GO
- Create three server logins
CREATE LOGIN Rob WITH PASSWORD 'jackpot_0' CREATE LOGIN Tammie WITH PASSWORD= 'jackpot_0' CREATE LOGIN Vince WITH PASSWORD= 'jackpot_0'
-- Create a new database
IF EXISTS(SELECT name FROM sys.databases WHERE name = 'MyDB') DROP DATABASE MyDB
GO
CREATE DATABASE MYDB
GO
USE MyDB
GO
-- Create three database users mapped to the logins
CREATE USER Rob FOR LOGIN Rob
CREATE USER Tammie FOR LOGIN Tammie
CREATE USER Vince FOR LOGIN Vince
GO
Create a schema owned by Rob
CREATE SCHEMA Sales AUTHORIZATION Rob
GO
-- Create a table in the schema owned by Rob
CREATE TABLE Sales. Leads (id int, name varchar(50), phone varchar(20))
-- Allow Tammie but not Vince to SELECT from the table in the schema owned by Rob GRANT SELECT ON Sales. Leads TO Tammie
DENY SELECT ON Sales. Leads TO Vince

Granting and denying permissions to a schema table

This example assigns the Sales schema to Rob. Within the Sales schema, a Leads table is created, granting Tammie select access to the table while denying Vince the same access. Before SQL Server 2005, Tammie would have needed to use Rob as the schema name, but now, with SQL Server 2005, she can use the Sales schema name directly:

SELECT * FROM Production.SalesReps.Sales.Leads

In the event that Rob no longer holds the Sales schema, the sysadmin user can transfer ownership to Tammie with a simple statement:

ALTER AUTHORIZATION ON SCHEMA::Sales TO Tammie

If you find these code segments intriguing, consider exploring Online SQL certification programs to delve deeper into this subject.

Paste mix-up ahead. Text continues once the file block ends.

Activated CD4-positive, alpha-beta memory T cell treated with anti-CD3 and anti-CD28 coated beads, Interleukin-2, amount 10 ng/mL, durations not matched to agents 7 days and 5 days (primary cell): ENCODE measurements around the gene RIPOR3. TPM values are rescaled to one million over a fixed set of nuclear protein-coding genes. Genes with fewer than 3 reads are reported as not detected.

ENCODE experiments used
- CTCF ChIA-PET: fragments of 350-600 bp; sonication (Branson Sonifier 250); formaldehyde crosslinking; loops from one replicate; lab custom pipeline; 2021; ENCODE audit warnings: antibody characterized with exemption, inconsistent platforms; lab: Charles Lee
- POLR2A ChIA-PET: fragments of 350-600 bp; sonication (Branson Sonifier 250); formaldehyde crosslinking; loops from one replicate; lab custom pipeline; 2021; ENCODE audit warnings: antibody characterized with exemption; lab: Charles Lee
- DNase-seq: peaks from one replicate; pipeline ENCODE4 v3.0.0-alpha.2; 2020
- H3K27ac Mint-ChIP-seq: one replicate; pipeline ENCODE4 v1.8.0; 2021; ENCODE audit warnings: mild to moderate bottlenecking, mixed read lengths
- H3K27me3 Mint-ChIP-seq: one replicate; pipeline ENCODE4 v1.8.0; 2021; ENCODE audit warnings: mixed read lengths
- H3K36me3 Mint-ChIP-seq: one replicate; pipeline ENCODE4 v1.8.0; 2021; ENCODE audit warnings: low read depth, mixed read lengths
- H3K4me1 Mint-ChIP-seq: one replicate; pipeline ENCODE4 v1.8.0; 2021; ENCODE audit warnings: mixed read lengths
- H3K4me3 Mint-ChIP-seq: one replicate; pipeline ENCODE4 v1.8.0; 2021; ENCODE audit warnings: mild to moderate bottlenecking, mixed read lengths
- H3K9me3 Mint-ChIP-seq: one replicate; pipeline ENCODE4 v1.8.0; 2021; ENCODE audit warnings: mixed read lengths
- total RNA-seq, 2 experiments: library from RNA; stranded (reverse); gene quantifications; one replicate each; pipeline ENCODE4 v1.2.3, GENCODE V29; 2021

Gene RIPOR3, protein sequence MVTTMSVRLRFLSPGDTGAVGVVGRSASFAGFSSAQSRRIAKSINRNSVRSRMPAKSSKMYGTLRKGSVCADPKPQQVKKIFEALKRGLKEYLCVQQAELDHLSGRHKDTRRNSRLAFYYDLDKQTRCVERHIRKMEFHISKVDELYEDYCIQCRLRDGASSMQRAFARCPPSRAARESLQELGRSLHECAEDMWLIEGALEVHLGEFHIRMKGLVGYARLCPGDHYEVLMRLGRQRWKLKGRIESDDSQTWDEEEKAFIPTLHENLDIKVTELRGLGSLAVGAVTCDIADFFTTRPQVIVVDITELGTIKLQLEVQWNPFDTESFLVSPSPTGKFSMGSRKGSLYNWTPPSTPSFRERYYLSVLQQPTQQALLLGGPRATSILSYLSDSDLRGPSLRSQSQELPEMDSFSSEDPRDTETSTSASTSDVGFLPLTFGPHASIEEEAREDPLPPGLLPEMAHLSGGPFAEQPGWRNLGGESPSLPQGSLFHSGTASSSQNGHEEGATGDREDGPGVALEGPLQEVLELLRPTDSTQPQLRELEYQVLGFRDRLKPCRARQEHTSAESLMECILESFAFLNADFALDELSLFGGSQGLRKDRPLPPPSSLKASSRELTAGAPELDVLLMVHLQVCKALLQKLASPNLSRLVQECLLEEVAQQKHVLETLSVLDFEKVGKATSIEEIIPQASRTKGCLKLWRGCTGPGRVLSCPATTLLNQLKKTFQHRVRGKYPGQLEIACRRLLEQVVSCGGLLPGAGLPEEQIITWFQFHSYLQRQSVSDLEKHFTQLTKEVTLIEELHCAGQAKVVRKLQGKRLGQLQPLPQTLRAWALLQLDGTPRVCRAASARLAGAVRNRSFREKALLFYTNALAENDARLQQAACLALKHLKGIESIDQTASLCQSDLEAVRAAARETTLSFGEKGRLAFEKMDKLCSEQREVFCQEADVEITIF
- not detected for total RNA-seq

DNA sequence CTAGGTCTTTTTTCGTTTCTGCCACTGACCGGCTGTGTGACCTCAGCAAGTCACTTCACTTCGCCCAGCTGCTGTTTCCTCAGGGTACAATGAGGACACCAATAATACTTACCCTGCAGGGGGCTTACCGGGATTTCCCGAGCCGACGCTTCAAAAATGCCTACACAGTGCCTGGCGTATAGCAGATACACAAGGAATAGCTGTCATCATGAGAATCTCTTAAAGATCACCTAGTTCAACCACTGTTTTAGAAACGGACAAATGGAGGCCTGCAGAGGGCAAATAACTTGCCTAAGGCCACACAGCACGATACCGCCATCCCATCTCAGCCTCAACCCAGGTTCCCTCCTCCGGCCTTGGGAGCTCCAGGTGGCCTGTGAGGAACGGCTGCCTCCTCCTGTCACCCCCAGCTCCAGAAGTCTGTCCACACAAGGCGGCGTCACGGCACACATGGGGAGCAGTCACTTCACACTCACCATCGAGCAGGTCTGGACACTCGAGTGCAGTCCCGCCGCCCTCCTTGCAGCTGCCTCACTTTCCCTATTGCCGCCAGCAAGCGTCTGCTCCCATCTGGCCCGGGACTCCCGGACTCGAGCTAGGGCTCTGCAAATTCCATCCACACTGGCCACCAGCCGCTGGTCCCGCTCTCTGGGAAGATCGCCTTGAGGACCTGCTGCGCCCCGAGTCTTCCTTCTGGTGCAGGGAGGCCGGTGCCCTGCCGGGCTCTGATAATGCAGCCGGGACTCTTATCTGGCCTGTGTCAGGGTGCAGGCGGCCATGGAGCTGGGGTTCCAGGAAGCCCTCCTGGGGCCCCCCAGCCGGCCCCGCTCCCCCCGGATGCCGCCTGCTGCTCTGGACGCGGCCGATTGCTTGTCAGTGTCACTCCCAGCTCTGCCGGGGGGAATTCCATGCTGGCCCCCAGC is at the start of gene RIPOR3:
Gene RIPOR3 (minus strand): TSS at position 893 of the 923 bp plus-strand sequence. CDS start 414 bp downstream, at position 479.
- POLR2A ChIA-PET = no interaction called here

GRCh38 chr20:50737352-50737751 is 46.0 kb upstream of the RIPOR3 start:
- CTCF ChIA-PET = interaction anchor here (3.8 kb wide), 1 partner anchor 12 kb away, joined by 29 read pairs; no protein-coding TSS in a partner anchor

Q.5. Benefits of Schema Separation for Database Users?

Ans:- The separation of database users and schemas brings forth numerous advantages for both developers and administrators. These advantages include:

  • Enhanced Functionality: Multiple users can now own a single schema through membership in roles or Windows groups. This introduces new capabilities and enables roles and groups to take ownership of objects.
  • Streamlined User Removal: The process of dropping database users has been significantly simplified.
  • No Need for Object Renaming: When removing a database user, there's no longer the necessity to rename objects within that user's schema. As a result, there's no obligation to revise or test applications that directly reference schema-contained securables after the user's removal.
  • Shared Default Schemas: Several users can share a common default schema, which fosters consistent name resolution.
  • Collaborative Schema Usage: Shared default schemas empower developers to store shared objects within a schema tailored specifically for a particular application, rather than relying solely on the default "dbo" schema.
  • Precise Permissions: Managing permissions on schemas and schema-contained securables can now be executed with greater precision compared to previous software releases.
  • Fully Qualified Object Names: Fully qualified object names now consist of four components: server.database.schema.object.

Q.6. Understanding Execution Context with an Example?

Ans:- The task of granting and managing permissions for non-sysadmin users has always been a captivating challenge, especially when users own stored procedures that interact with tables and objects beyond their ownership. Which involves three logins: Login1, Login2, and Login3. These logins correspond to database users User1, User2, and User3, each possessing their respective schemas: Schema1, Schema2, and Schema3.